From above: on a scientifically privileged position
Royal Swedish Academy of Sciences, Stockholm, Linnésalen, 12-13 January 2017
The dream of an ”Apollo’s eye” in viewing the earth goes back to antiquity, but in the modern period technologies have enabled a production of scientific knowledge literally from above, e.g. from mountain tops, balloons and satellites. Seeing the world in overview is a modern capability shaping symbols and narratives of the earth and global contexts. Our sense of the global has a deep historicity, affecting what we can think, feel and say about planetary scales.
The aim of this workshop is to explore the modern history of scientific technologies, cultural practices and aesthetic conventions that produced extra-ordinary views from above. The workshop focuses on the period 1750-2000 and investigates what a history of observations from an elevated position looks like. Instruments, at times intertwined with the vessels which carry them, have a history which give them meaning far beyond the task of measurement. Positions involving overview have been considered privileged. Accordingly, the workshop also aims at exploring imagery as well as cultural narratives of overview relating the highs and the skies to power, indeed to ideas about freedom, paradise, afterlife and the eternal.
The meeting is organised as part of the research programme ”Science and Modernization in Sweden: An Institutional Approach to Historicizing the Knowledge Society”, hosted by the Center for the History of Science at the Royal Swedish Academy of Sciences.The Royal Swedish Academy of Sciences is also the venue for the meeting.The theme ties into ongoing research in the programme and at Stockholm University, KTH Royal Institute of Technology and University of Gothenburg.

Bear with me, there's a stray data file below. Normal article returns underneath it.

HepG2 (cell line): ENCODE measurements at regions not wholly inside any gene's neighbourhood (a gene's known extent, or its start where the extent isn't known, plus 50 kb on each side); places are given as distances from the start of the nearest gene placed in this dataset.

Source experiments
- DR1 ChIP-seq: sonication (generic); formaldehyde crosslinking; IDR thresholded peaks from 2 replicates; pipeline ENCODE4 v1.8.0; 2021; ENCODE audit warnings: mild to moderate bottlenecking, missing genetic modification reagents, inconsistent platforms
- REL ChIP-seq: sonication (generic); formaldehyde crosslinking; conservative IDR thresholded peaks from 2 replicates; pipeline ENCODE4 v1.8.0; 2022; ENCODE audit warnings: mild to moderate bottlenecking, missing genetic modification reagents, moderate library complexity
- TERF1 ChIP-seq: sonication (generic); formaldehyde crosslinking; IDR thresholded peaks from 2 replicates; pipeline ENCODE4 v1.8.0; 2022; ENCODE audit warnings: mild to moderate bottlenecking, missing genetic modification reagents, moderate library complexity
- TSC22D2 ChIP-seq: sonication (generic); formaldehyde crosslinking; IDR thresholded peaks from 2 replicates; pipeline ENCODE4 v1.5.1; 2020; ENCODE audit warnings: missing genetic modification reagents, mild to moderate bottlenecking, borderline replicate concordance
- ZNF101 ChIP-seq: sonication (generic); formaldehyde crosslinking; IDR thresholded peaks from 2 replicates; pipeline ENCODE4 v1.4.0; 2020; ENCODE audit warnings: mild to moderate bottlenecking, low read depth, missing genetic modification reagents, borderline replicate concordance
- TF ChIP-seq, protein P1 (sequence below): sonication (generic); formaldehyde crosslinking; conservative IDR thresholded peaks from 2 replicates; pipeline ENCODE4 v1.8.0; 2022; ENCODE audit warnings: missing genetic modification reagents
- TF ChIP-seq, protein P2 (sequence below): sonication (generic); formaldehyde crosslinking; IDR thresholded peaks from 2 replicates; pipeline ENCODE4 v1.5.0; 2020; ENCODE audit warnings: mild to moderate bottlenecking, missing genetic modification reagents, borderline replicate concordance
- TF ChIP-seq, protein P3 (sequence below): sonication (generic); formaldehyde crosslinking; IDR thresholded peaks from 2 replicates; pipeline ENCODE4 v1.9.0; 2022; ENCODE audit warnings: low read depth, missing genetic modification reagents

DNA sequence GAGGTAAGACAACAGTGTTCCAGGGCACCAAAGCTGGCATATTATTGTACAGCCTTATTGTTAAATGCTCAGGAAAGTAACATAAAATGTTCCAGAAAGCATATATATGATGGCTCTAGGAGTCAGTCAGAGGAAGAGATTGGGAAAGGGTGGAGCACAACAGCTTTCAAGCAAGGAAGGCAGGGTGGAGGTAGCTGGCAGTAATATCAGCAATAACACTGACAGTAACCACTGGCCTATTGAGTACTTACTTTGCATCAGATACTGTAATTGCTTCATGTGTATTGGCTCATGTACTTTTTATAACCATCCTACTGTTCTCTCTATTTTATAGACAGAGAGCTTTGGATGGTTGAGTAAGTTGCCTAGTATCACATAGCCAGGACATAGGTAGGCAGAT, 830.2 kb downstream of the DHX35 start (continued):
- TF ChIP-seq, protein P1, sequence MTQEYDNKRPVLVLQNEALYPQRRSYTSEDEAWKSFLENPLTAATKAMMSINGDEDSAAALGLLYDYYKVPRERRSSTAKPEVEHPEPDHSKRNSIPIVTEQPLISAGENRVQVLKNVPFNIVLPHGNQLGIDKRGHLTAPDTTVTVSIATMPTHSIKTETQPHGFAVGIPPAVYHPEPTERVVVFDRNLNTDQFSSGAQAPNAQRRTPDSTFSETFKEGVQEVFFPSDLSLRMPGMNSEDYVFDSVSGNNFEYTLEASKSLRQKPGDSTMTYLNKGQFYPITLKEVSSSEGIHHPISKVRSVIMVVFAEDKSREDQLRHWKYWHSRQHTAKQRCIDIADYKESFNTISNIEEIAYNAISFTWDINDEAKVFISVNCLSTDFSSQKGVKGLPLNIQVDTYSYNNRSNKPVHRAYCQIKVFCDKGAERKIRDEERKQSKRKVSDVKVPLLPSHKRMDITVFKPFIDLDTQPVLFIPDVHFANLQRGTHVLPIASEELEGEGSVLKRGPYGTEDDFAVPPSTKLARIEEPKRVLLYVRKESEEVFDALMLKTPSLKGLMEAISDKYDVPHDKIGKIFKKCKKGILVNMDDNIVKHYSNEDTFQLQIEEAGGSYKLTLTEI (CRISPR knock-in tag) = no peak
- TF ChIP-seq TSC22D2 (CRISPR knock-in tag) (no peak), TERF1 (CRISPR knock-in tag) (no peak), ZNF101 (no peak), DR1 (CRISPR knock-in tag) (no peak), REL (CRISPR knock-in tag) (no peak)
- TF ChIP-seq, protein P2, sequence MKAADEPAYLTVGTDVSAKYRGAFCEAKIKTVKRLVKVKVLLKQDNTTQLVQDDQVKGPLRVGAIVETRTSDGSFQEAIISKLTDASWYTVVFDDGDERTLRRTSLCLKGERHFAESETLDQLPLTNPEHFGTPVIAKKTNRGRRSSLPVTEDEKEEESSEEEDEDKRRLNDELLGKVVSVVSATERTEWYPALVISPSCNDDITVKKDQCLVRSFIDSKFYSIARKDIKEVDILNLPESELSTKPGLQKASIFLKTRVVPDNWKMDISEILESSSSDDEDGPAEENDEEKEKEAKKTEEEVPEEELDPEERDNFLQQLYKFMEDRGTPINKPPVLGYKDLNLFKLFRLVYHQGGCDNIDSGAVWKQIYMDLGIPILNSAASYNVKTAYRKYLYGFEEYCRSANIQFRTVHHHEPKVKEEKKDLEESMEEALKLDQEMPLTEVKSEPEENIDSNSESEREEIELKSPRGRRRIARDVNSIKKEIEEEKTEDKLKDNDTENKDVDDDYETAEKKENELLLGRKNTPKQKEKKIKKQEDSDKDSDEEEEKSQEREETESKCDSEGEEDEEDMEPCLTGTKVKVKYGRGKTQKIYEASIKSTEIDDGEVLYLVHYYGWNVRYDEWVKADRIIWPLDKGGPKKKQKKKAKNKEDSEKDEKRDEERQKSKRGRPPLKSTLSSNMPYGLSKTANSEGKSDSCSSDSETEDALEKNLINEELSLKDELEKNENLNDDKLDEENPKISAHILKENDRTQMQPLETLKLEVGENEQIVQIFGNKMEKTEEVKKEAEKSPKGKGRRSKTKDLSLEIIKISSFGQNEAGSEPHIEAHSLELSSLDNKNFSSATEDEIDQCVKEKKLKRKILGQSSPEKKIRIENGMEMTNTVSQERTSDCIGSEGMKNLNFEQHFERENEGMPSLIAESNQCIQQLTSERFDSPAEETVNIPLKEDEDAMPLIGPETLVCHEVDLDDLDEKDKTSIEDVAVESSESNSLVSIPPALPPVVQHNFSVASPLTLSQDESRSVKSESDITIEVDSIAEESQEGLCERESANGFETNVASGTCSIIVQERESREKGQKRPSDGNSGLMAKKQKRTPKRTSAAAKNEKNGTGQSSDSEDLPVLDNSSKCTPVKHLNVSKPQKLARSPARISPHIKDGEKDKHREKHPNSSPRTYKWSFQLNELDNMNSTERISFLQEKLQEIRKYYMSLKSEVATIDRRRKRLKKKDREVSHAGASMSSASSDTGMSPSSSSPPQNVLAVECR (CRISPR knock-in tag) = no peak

We invite abstracts of 1-2 pages and a short cv, deadline 10 June 2016. Notice of acceptance will be given no later than 24 June 2016. The workshop will not have precirculated papers however we envision a tight and thematic schedule with engaged comments and discussions. Depending on the interest and outcome of the accepted papers we will consider moving forward with a future publication on the topic. We will cover travel and two nights of accommodation for presenters. Questions and submissions should be directed to: firstname.lastname@example.org
Nina Wormbs, Associate professor, History of Science and Technology, KTH Royal Institute of Technology,
Staffan Bergwik, Associate professor, History of Ideas, Stockholm University
Björn Billing, Senior lecturer, History of Ideas, Gothenburg University